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Tough act to follow: Orland teacher has movie role

Gary Gow local actor who is regular local filmmaker Robert Alaniz's movies poses Jerling Junior High School where he is

Gary Gow, a local actor who is a regular in local filmmaker Robert Alaniz's movies, poses at Jerling Junior High School, where he is a teacher, in Orland Park, IL, on Monday, February 4, 2013. | Matt Marton~Sun-Times Media

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‘You Don’t Say!’

The Robert Alaniz film will be screened at 7 and 9:30 p.m. March 7 at Marcus Theatres, 16350 S. LaGrange Road, Orland Park. Tickets are $20 and no tickets will be sold at the theater.

Tickets are available online at www.youdontsaythemovie.com or at Blissful Banana Cafe, 15441 S. 94th Ave., Orland Park.

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Updated: March 22, 2013 6:03AM



Gary Gow, 50, is a modern Renaissance man.

The science teacher at Jerling Junior High School in Orland Park has degrees in animal science and education — pretty right-brained stuff — but he doesn’t allow his analytical side to rule. He indulges his creative side, too.

Gow just completed his sixth movie, “You Don’t Say!” with local award-winning writer-director Robert Alaniz.

Gow’s role as the male lead, Jerry Brownwell, was “a bit of a stretch for me,” he said.

“He’s kind of a laid-back artistic type who just says what’s on his mind. It’s just a fun movie,” he said.

Gow has been working in Alaniz’s movies for the last 10 years and has Hollywood credits in the Vince Vaughn movie, “The Dilemma,” and “The Merry Gentleman” directed by Michael Keaton.

Gow also has appeared in national television productions on the History Channel, the Discovery Channel, and with Bill Kurtis Productions.

Acting wasn’t something he pursued, Gow said. He just happened to be the right size at the right time.

When he entered class the first day of freshman English at Reavis High School in Burbank, Gow said, he wasn’t aware that his teacher, Bill Wadington, was looking for a short male to “pull off a little kid” in the fall play.

“I was barely 5 feet tall in thick socks,” Gow said. “I hadn’t got my growth spurt yet.”

Gow said Wadington took one look at him and said, “Kid, I’m going to make you a star.”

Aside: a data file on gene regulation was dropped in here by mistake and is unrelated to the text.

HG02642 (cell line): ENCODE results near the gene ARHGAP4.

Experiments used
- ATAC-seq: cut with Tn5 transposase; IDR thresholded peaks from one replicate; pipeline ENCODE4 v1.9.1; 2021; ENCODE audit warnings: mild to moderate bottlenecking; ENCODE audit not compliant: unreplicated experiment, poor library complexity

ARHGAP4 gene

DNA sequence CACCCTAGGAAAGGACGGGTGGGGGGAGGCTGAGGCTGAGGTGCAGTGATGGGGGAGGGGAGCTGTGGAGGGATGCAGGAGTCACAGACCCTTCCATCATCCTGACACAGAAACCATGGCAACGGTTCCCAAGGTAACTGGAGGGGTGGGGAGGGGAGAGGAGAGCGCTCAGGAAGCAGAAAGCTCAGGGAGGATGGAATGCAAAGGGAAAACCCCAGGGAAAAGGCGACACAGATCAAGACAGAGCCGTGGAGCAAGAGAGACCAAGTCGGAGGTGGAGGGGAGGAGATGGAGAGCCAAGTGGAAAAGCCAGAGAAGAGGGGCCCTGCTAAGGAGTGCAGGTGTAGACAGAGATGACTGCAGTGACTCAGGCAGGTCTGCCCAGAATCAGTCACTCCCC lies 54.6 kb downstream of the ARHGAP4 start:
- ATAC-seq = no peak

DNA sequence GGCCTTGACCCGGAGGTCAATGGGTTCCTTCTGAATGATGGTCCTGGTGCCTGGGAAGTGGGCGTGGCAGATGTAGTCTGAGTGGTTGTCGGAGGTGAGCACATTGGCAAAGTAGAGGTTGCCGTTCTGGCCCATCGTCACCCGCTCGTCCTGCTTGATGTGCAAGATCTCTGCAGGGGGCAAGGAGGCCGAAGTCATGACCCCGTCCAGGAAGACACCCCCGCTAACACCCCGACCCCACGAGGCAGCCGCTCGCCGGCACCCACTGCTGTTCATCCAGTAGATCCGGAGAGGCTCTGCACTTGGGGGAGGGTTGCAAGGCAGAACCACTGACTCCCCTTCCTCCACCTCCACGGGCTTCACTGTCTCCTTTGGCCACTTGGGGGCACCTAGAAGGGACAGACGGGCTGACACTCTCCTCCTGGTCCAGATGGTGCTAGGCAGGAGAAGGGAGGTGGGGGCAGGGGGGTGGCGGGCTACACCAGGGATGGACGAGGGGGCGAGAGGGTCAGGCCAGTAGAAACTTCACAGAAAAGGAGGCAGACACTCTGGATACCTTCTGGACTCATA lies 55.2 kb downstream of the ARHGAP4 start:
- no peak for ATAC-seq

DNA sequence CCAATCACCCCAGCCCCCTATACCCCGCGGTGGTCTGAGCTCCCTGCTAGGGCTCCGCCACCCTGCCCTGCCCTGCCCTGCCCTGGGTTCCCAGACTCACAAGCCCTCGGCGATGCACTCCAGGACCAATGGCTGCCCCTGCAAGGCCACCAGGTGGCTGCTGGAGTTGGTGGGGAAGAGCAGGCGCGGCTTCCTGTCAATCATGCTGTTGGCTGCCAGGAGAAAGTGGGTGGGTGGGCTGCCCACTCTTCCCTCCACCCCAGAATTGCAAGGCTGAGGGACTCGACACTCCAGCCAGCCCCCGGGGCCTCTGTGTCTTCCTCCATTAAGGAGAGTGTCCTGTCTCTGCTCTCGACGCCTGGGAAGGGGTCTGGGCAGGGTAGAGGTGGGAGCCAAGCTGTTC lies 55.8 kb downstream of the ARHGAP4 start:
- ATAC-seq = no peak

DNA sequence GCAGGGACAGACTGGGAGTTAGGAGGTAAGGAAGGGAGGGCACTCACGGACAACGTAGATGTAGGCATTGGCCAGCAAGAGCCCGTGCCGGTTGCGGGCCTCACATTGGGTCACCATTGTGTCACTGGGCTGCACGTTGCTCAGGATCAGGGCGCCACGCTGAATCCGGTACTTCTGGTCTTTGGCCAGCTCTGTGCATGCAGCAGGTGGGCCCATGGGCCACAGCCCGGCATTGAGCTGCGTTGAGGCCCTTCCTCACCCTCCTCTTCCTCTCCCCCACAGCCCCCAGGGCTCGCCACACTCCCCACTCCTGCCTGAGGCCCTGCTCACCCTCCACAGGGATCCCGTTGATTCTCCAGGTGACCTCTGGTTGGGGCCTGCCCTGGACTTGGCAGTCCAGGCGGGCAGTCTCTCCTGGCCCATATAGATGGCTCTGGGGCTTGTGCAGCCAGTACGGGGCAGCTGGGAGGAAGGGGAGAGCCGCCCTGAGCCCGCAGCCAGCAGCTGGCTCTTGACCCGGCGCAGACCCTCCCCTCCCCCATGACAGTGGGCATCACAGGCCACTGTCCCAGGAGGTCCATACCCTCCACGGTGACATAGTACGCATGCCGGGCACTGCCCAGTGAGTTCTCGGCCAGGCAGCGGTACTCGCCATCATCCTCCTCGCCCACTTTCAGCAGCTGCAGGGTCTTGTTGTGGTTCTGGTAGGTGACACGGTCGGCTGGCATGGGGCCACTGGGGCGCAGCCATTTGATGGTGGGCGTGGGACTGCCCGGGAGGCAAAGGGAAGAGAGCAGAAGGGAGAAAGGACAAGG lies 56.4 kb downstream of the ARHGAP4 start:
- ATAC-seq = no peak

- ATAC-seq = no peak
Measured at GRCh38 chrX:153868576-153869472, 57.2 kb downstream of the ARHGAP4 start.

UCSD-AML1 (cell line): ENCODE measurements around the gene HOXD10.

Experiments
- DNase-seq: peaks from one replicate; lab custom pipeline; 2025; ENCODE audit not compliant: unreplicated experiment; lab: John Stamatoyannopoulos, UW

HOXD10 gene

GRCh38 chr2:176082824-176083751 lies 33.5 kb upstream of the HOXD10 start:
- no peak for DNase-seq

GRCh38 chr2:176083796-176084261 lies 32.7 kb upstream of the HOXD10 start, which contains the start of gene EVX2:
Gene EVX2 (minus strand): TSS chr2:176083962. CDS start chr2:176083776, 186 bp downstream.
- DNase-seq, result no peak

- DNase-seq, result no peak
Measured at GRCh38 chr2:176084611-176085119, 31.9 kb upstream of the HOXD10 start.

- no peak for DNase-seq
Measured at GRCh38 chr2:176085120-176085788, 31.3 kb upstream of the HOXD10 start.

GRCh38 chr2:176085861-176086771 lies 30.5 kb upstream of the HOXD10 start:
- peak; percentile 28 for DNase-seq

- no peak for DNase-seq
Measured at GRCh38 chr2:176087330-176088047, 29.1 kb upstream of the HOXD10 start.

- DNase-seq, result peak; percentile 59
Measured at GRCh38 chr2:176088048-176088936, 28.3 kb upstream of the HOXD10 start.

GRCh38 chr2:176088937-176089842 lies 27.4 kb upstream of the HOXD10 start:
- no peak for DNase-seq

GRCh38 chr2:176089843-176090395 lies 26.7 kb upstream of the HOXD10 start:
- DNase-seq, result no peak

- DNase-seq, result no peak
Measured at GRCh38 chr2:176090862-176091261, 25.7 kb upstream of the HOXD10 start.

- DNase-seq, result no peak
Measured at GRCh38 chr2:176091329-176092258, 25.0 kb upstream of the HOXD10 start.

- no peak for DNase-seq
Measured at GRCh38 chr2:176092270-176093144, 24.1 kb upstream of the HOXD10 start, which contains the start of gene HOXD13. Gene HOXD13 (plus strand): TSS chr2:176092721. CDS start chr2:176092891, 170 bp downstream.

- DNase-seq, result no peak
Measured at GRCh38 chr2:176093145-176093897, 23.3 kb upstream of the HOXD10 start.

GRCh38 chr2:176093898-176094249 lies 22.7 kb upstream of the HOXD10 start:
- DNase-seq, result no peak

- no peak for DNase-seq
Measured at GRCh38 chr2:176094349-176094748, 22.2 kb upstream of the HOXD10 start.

Gow went on to land a role in every school play for the next four years and “just really loved the experience,” he said.

As an adult, he became involved in community theater during his graduate years at Southern Illinois University and with the Palos Village Players when he moved back to the Chicago area to earn a degree in education from Governors State University.

After working for several years managing horse farms, Gow’s practical side led him to a career in teaching.

“When your job is horses, it’s 24/7, but I had too many other interests,” Gow said. “It couldn’t be all that.”

Gow found a way to combine all of his interests and still have a life.

His free time is spent at his home in Homer Glen with his wife, Susan, a dance teacher, and their “child,” a 4-year-old yellow lab named Finnegan who gets two one-hour walks a day.

Gow admits he doesn’t have much free time, but he likes it that way.

During his 17-year teaching career in Orland Park, he has taken on the role of director, adding it to that of science teacher, boys softball coach, and sixth-grade team leader. Gow said he was “recruited and groomed” by Jerling Junior High drama coach and English teacher Jan Tomecek when he was first hired.

Gow said that after Tomecek retired, he didn’t have the confidence to tackle her ambitious musicals, but, over time and with the help of co-worker Colleen Joyce, “We’ve really built up a reputation for ourselves.”

This year’s musical, “Bugsy Malone Jr.,” will showcase the talents of about 110 sixth-, seventh- and eighth-grade students as cast and crew members in four separate performances, a hectic schedule for Gow and his current co-director, Melissa Bessler.

But Gow loves working with the kids — in and out of the classroom.

“The junior high level, I just really enjoy,” Gow said.

As for his own acting talents, “It’s a hobby,” he said.

“If a big Hollywood production wanted to make it worth my while, I would consider a leave of absence,” Gow said. “But this is what I do.”



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